The best part of a trip to the Fakahatchee Strand State Preserve is the engendered sense of superiority. As you motor toward Naples on I-75, smirk at the lightweights en route to guided airboat rides. Cackle at the sandal-wearing sissies sauntering through the Miccosukee Indian Reservation's mammoth rest stop. You, stoked for adventure, are leaving the cakewalk behind for the Fakahatchee Strand. To get to the trails, turn off the interstate onto southbound State Road 29. Go about 15 miles (until you hit Copeland) and turn west onto Jane's Memorial Scenic Drive, which becomes a remote dirt road. After driving through a few miles of overgrown forest, you'll come to gated, unmarked paths. Park, strap on your backpack, and start walking. The paths cut through a thick, swampy forest of palm trees, brambles, and tall grass. In some places fallen branches obstruct the trails, which extend for miles and mostly do not intersect. The only noises come from birds calling out as they swoop overhead, the wind rattling through the branches, the rhythmic croaking of frogs, and the occasional mystery animal walking within earshot. More than anything else, the Fakahatchee Strand is the kind of place where you could die and no one would find you for weeks. Though you probably won't run into another hiker, expect to see wildlife; sightings of brown bear, raccoons, birds, snakes, and alligators are common. And if you aren't tough enough, Naples, with its golf-playing, sweater vest-wearing tourists, is only a short drive away.
Smith gets the nod not only because he brought a solid running game to the 'Fins for the first time since Nixon resigned but also because of the hardships he's had to overcome during his seven years in the NFL. When he was a rookie in 1994, he was involved in an alcohol-related car wreck that partially paralyzed teammate Mike Frier. The injuries ended Frier's career; the guilt and bad press could have ended Smith's, but he persevered, showing both contrition and character. He pleaded guilty to vehicular assault, shared his salary with Frier, and took his lumps in the papers as he languished, often on the bench, for four years in Seattle. In 1998 he went to play for the New Orleans Saints' Mike Ditka, a coach revered for his compassion and capacity for introspection and forgiveness -- oh, and for pigs flying out of his ass as well. The Big Easy was plenty hard for Smith, who again struggled. This past season, Dave Wannstedt signed Smith mainly to give projected starter J.J. Johnson some competition. Smith competed Johnson right out of a job. At a compact 5 feet 11 inches and 230 pounds, he has a bloodhound's nose for the hole, deceptively quick feet, and enough power to punish tacklers (and occasionally run over them). The 30-year-old back had a great regular season (1139 yards, 14 touchdowns), but his monster game came in the playoffs when he beat Indy with a 209-yard performance. Smith doesn't talk about Seattle anymore. (In fact teammates say he doesn't talk much, period.) He lets his game do the talking.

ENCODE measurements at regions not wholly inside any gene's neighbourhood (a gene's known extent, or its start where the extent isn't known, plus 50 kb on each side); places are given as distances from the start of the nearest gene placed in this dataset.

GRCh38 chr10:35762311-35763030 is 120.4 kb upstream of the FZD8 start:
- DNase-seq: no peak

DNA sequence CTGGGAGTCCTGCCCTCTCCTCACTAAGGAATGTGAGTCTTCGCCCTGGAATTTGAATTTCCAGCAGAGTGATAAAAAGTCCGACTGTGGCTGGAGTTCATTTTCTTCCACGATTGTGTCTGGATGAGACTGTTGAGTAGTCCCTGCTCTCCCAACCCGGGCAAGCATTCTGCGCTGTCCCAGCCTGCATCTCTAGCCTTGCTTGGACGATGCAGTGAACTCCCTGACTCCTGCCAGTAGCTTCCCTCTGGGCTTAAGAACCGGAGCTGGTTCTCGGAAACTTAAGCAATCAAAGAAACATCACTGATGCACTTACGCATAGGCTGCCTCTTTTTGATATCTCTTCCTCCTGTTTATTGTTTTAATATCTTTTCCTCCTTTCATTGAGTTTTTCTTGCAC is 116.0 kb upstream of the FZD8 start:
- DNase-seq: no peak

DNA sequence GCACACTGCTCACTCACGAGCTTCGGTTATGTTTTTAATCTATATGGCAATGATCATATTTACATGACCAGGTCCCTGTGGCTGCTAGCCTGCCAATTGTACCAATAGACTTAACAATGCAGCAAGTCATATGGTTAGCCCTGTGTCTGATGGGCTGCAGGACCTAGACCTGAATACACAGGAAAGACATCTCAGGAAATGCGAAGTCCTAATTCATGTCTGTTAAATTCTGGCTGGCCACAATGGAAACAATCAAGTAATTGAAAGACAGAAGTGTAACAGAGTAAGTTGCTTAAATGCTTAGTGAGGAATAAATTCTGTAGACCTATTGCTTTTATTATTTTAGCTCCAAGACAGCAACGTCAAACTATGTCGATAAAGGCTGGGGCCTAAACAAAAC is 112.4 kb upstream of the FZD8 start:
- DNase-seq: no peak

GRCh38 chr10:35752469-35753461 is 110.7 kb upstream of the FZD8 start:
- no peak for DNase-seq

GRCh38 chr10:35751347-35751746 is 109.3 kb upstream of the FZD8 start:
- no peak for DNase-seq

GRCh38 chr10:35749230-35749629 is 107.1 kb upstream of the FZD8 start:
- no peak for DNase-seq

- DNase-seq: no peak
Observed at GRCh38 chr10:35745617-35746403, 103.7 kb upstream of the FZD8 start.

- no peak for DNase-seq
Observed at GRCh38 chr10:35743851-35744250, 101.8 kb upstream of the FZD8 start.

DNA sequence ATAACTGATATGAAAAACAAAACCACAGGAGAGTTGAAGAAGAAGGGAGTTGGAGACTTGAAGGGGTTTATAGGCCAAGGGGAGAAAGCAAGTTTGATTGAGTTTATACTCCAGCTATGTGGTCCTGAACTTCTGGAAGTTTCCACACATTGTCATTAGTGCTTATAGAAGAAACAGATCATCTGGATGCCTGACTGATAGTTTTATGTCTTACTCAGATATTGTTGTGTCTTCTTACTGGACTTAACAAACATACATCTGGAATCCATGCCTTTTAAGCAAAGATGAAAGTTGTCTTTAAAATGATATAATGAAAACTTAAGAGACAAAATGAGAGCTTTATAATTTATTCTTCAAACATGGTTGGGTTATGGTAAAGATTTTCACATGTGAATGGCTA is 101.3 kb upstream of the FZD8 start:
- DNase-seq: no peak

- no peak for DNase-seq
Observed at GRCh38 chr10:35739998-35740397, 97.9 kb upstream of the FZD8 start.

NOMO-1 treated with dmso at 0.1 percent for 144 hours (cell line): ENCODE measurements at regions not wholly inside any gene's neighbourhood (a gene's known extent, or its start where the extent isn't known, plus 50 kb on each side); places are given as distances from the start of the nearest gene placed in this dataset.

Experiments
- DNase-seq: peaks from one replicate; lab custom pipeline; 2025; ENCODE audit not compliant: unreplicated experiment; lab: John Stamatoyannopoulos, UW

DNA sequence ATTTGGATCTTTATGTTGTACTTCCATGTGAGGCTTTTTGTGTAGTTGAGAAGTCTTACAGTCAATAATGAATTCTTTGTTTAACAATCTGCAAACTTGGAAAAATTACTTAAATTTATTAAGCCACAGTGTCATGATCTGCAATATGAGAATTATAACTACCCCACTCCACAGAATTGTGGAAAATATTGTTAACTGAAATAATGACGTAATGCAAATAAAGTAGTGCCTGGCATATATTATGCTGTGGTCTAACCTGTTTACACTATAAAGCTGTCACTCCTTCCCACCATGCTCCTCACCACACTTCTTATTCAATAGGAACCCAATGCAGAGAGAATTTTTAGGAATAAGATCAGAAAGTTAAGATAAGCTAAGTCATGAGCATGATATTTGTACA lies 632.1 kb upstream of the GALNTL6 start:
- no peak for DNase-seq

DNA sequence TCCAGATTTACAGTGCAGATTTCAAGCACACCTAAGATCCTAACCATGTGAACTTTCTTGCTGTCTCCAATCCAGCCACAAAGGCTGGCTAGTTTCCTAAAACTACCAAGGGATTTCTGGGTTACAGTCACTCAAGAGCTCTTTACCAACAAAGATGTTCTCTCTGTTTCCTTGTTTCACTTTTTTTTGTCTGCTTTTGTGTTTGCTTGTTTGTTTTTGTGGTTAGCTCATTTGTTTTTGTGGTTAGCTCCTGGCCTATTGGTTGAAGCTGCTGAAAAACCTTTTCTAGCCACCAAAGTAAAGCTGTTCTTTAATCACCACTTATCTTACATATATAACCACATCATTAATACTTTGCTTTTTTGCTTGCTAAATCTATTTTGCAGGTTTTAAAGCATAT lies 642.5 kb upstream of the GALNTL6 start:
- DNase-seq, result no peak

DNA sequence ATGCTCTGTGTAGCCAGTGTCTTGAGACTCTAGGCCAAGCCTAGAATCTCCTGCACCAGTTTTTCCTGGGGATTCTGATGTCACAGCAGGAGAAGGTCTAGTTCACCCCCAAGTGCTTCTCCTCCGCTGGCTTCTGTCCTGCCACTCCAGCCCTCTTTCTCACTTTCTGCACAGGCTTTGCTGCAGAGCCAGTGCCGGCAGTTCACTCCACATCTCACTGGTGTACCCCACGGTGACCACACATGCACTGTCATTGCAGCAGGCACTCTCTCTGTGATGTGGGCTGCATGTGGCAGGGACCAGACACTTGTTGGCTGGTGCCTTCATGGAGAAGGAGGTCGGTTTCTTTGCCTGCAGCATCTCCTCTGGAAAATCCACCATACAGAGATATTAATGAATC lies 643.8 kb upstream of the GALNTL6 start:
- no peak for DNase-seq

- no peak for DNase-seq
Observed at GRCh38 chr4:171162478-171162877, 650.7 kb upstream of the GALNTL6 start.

If anyone knows fishing, it's worms. Thus by extrapolation, the guys who sell worms to fishermen ought to know where the good fishing is; four of five bait shops surveyed recommended Anglin's Fishing Pier. And why not? The fish are biting. Ask folks along the pier, "Havin' any luck?" (asking if anglers have caught anything is taboo), and they will likely say something to the effect of "yup" or "mmhmm." Bluegill abound in these waters, along with several larger species of fish, especially after a full moon. Strange things happen under the full moon, the saying goes, and this applies particularly to the ichthyoid community; lunar rays turn underwater dwellers into sex-crazed fiends that begin to spawn with anything that moves and looks reasonably like a fish. The result of this aquatic orgy is that the little swimmers get hungry, and those worms on the end of your hook look better and better. So catch full-moon fever at the pier, and catch yourself some dinner.
Because of the airport tram's resemblance to a theme-park attraction, you can calm antsy kids by taking them on a ride around the terminals and parking lots. "Just like Busch Gardens' pseudosafari," you can tell them. But it is fun, not because of the view from the tram (parking spots, terminals, and travelers, oh my!), but because of the sights within. On a recent trip one elderly gent, like some overgrown jack-in-the-box, stood up numerous times until he was warned to sit down. Another man perpetually muttered, "I'm in handicapped parking." Acting like a tram tour guide, a handsome airport maintenance worker politely answered riders' questions -- but unlike the workers on traditional theme park rides, he did it while smoking a cigarette and flexing his buff, browned biceps.
Oh sure, you can hack the greens at plenty of swank and ritzy courses. But we recommend Pompano Beach because it offers two great golf experiences and you don't have to sell your kidney on the Internet to play there. You can go out tomorrow and glide through 18 holes in the morning for a mere $22. If you walk the course (the way God intended), the price plummets to as little as $10. And get this: off-season membership (from April through November) goes for just $280. What do you get in return? Try lush courses with six lakes, brand-new greens, a new practice facility, and beautiful woods and shrubs with wildlife including foxes and ospreys. You'll feel the morning breeze off the nearby ocean, which usually keeps the temperature under 90 degrees, even on the worst summer days. The location also shields you from many of the storms coming off the Everglades. The only decision left, then, is which course to play, the Palms or the Pines. The Palms is short, with picturesque doglegs. It's fun. The Pines is long (7000 yards) and features one of the toughest back nines in Florida. It's mean. We like the Pines -- because it makes the beer seem even colder when we head to the course restaurant after a punishing round.